Marbles sat on my shelf for a while. I wasn’t sure I was ready for it. I was already reading some heavy stuff, and I figured it’d be an uncomfortable read. To add to my hesitation, I’ve never been a huge fan of Ellen Forney’s work, whether it’s her comics in the Stranger, or the critically acclaimed Monkey Food or I Love Led Zeppelin.
Over a few weeks, the sky blue cover stared out at me for a while, slyly whispering. “Come on, read me, yeah it’s about mental illness, but it’s not all bad. It’ll be fun. It’ll be safe. I won’t make you cry…much. Sherman Alexie said I’m hilarious on the back cover!” A couple days ago I figured, may as well, let’s dive in. Beware pretty blue books right rainbows on them. They are liars.
I’d thought Forney’s work just wasn’t my thing and I was wrong. Marbles is incredible. Marbles is an extraordinarily intimate work. Marbles is indeed hilarious, and it’s a rough ride. Most importantly, Marbles is vulnerable. Throughout the book Forney documents struggle through therapy, balancing medication, and the impact of bipolar disorder on her life and work. Throughout the memoir she is incredible open and honest, giving readers remarkable insight into her life and experience managing mental illness. This is simultaneously a memoir of her experience and an examination if one has to be crazy in order to be creative. These two tracks weave in and out smoothly, at times distinct and at other times completely blended.
Sequential art (stuck-up nerdspeak synonym for comics) is, without a doubt, the correct medium for this story. Through her words and pictures Forney immediately gets the reader inside her head. The artwork is explosive, frenetic, and disorienting during her manic episodes, and it is perfectly juxtaposed with the extreme minimalism of the depressive episodes. Forney also subtly shifts the style as the timeline moves from mania to depression. Throughout, however, the therapy sessions are portrayed exactly the same, stable, simply, just two people talking. This artistic choice clearly highlights the stabilizing role of Forney’s therapist throughout the journey. As it should be with comics, the artistic vocabulary adds meaning to the words, creating a powerful symbiotic relationship.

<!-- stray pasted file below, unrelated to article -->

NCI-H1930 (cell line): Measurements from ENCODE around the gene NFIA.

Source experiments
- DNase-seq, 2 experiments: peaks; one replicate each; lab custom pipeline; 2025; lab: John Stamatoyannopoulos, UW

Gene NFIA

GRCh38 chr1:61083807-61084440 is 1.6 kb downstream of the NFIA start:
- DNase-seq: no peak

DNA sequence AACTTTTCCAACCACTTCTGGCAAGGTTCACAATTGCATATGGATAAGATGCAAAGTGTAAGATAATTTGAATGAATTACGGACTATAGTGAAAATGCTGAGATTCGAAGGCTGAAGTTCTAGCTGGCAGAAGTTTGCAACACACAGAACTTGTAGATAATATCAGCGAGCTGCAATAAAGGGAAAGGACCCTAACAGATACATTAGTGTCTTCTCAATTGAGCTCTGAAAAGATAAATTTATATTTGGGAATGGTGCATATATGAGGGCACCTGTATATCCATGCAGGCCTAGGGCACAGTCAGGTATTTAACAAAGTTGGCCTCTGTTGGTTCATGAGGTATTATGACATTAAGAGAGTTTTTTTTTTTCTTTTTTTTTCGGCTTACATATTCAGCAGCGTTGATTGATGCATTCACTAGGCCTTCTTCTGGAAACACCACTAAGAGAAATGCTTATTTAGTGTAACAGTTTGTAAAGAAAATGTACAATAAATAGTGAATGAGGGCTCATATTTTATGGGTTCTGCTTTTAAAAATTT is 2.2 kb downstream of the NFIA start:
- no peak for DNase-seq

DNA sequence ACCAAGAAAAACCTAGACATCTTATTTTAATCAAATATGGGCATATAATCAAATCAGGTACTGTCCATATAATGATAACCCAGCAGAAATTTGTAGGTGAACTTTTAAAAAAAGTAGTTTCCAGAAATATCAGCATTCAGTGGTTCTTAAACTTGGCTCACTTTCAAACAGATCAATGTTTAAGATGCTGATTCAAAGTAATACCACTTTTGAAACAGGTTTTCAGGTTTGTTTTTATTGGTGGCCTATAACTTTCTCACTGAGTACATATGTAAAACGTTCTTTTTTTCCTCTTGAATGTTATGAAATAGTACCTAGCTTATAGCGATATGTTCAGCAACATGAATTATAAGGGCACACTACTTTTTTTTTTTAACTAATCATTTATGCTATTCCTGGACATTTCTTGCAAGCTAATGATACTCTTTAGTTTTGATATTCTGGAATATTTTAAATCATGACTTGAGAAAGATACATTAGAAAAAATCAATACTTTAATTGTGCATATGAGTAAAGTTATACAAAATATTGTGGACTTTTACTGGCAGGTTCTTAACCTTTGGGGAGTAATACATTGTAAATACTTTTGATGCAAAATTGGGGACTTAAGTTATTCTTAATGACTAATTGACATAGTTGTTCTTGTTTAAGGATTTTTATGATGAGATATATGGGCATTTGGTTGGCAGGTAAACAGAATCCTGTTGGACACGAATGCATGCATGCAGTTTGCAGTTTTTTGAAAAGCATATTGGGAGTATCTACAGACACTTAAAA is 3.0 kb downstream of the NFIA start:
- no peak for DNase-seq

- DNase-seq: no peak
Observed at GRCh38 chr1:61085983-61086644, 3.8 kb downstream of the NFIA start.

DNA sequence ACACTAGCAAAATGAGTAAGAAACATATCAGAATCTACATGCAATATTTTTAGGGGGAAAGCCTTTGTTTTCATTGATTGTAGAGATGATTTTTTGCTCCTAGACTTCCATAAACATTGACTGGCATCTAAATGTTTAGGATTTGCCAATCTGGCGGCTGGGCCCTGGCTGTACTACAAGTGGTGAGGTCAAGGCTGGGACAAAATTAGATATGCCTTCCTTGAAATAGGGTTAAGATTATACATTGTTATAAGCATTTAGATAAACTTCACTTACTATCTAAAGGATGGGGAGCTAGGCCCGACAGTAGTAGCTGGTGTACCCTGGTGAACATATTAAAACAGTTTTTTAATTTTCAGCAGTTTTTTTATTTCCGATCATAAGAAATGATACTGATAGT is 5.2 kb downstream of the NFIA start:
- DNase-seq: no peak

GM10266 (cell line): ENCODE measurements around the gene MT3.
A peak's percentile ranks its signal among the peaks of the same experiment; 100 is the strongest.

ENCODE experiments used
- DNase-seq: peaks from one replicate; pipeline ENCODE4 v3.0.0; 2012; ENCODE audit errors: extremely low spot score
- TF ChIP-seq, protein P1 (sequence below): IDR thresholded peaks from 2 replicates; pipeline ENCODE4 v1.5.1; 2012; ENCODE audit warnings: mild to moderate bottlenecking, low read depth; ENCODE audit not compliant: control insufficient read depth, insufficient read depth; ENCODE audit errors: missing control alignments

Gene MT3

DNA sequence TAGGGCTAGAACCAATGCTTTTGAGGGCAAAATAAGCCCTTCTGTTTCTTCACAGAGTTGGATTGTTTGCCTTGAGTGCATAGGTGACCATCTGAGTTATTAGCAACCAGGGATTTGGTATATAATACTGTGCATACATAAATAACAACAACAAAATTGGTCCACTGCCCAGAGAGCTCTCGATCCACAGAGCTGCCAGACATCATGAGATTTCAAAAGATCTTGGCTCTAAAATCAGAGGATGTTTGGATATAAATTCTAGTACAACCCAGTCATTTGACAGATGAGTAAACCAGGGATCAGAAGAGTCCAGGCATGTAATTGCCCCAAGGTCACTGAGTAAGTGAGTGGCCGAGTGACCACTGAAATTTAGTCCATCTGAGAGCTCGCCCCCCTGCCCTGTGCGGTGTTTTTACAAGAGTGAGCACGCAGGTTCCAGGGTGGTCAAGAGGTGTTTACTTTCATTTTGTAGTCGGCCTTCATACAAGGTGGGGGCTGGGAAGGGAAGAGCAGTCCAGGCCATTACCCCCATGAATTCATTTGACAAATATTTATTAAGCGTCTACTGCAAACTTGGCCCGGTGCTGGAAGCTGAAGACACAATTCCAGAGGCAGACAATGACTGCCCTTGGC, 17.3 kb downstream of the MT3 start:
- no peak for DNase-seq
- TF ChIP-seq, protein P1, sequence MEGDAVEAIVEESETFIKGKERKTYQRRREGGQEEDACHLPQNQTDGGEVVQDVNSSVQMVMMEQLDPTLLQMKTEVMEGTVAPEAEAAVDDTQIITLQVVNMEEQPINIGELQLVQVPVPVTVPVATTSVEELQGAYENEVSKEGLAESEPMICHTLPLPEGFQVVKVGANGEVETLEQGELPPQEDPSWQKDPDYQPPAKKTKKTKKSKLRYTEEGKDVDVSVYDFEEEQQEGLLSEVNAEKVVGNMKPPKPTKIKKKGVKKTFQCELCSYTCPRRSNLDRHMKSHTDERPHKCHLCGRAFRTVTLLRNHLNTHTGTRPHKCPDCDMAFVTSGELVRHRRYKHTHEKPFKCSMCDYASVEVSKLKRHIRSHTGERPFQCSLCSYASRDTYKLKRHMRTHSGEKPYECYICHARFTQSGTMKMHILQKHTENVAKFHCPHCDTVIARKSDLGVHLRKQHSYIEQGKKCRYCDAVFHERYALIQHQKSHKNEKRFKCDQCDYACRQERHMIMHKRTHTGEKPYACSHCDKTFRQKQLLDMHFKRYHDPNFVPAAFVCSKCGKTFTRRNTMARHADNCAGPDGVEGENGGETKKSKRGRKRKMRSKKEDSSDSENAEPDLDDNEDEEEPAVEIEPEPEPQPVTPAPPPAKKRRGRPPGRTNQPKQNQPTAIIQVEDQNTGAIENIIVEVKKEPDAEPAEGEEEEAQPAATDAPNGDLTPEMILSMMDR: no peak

Marbles really got into my head. For the past two nights I’ve had dreams that I’m going through Forney’s manic episodes with images in her art style flying through me. Before reading Marbles, I had a vague idea of what it means to be bipolar: you go up and down in mood, and you can’t really control it. Reading Forney’s first experience through a depressive episode completely broke me. I had no concept of how debilitating depression can be, and the impact of the illness on Forney’s life is impossible to misunderstand.
Marbles would be an incredible text for teaching abut mental illness. It’s so completely accessible. She makes progress, slips back, tries new options, goes back to old ones, all in an attempt to find stability. Forney also emphasizes that this is a lifelong process. There is no cure, mental illness requires constant management. It would take a savvy, nuanced teacher to navigate the more difficult portions of the text, and following Forney on this journey is well worth the effort. As a reader I was rewarded with increased empathy and compassion for people experiencing mental illness. I also have an improved understanding of the complex support system necessary to help someone manage their illness. Twenty bucks and a couple hours of reading is a small price to pay to gain this understanding.